Another strategy to identify variants relies on linkage analyses to quantify co-segregation evidence (Martin et al., 2014; Richards et al., 2015). While inheritance within a trio has been used to prioritize variants identified using the conventional approach, formal quantification of segregation evidence through linkage analyses is not typically performed with next generation sequence data. As linkage analyses in multiplex families was used to identify CVM genes including TBX5 (Basson et al., 1995, 1997), NKX2.5 (Schott et al., 1998), and NOTCH1 (Garg et al., 2005), we hypothesized that evaluation of co-segregation of variants and disease in a kindred using linkage analysis will aid in identifying the genetic underpinnings of disease such as left sided CVM that exhibit family clustering.

Materials and Methods

Study Population

We selected 4 multiplex families (n = 52 participants; Table 1) recruited as part of a family based genetic study of hypoplastic left heart syndrome (HLHS) (Hinton et al., 2007, 2009). Families were ascertained by a proband with HLHS. Additional, family members were recruited using a sequential sampling strategy. Briefly, each proband’s first-degree relatives were evaluated (Hinton et al., 2007). When additional affected family members were identified, sampling was extended to include their first-degree relatives. Written informed consent was obtained from each participant or participant’s parent or guardian. Assent was obtained from pediatric participants when appropriate. This study was approved by the Institutional Review Board at Cincinnati Children’s Hospital Medical Center.

TABLE 1
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Table 1. Description of participants.

Echocardiographic Analysis

Cardiac phenotype was determined by cross-sectional 2-dimensional and Doppler transthoracic echocardiography on all participants using Hewlett-Packard Sonos 5500, General Electric Vivid 5 or Vivid 7 systems as previously described (Hinton et al., 2007, 2009). A detailed echocardiographic protocol previously described was used to assess cardiovascular structures (Cripe et al., 2004). A single experienced echocardiographer interpreted echocardiograms (Cripe et al., 2004; Hinton et al., 2007).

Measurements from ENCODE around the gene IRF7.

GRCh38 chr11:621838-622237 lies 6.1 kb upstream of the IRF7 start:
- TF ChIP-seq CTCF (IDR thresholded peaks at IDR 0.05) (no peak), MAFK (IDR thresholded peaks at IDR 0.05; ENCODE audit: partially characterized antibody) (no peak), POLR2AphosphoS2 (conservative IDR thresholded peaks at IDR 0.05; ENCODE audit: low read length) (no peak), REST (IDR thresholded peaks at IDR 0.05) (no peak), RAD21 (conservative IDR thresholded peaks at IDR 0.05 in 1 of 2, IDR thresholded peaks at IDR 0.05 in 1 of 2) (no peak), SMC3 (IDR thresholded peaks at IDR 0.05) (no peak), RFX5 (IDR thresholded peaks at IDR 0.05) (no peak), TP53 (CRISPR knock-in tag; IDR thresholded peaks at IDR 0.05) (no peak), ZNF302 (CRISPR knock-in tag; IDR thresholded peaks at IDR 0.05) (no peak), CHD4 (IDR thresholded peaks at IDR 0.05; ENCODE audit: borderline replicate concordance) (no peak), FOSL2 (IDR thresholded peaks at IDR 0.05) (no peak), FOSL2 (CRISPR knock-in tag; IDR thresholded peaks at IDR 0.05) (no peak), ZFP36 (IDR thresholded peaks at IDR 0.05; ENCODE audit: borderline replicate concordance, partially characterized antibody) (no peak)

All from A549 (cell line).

Whole Exome Sequencing (WES)

Whole exome sequencing was performed at the Genetic Variation and Gene Discovery Core of Cincinnati Children’s Hospital. One ug of dsDNA (blood) was used. Quantity was determined by Invitrogen Qubit (Life Technologies, Grand Island, NY, United States) high sensitivity spectro-fluorometric measurement. DNA was sheared by sonication on a Diagenode Bioruptor (Diagenode Inc., USA North America, Denville, NJ, United States). Library construction was performed using Illumina TruSeq DNA Sample Preparation kit (Illumina Inc, San Diego CA, United States) with a size selection at 350 bp post adapter ligation. One ug of genomic library was recovered for exome enrichment using Nimblegen SeqCap EZ Human Exome v2 kit (Roche Nimblegen, Inc, Madison, WI, United States). Enriched libraries were sequenced on an Illumina HiSeq2000 (Illumina, Inc., San Diego, CA, United States), generating at least 30 million paired end reads of 125 bases each per sample, corresponding to an average coverage of 60X.

Variant Calling

Variant calling was performed with Genome Analysis Toolkit v3.5-0 (McKenna et al., 2010). Samples were individually pre-processed by realigning reads around putative indels using IndelRealigner tool, marking putative PCR duplicate reads with Picard’s MarkDuplicates tool and by recalibrating base quality scores with BaseRecalibrator tool. Following pre-processing, samples were called with HaplotypeCaller and the resulting gVCFs were jointly processed with GenotypeGVCFs to generate initial variant calls such that regions which differed from the reference genome (alternative allele) for at least one sample in the batch had variants called in all individuals. Variants were then filtered using Variant Quality Score Recalibration (McKenna et al., 2010).

Data Analysis

Quality Control

To reduce the chance of false positives, quality control was employed (Martin et al., 2014). Briefly, at an individual call level, each call had to have coverage ≥20X but ≤250X and a quality score of ≥20. Variant calls which did not meet this threshold were blanked. Indels and variants which had call rates less than 80% were removed. To minimize sequencing artifacts, we eliminated variants for which the alternative allele was called in more than 30% of the individuals. Only autosomal variants were considered because x-linked inheritance was not indicated. CNVs were also not assessed.

Bioinformatic Prediction of Deleteriousness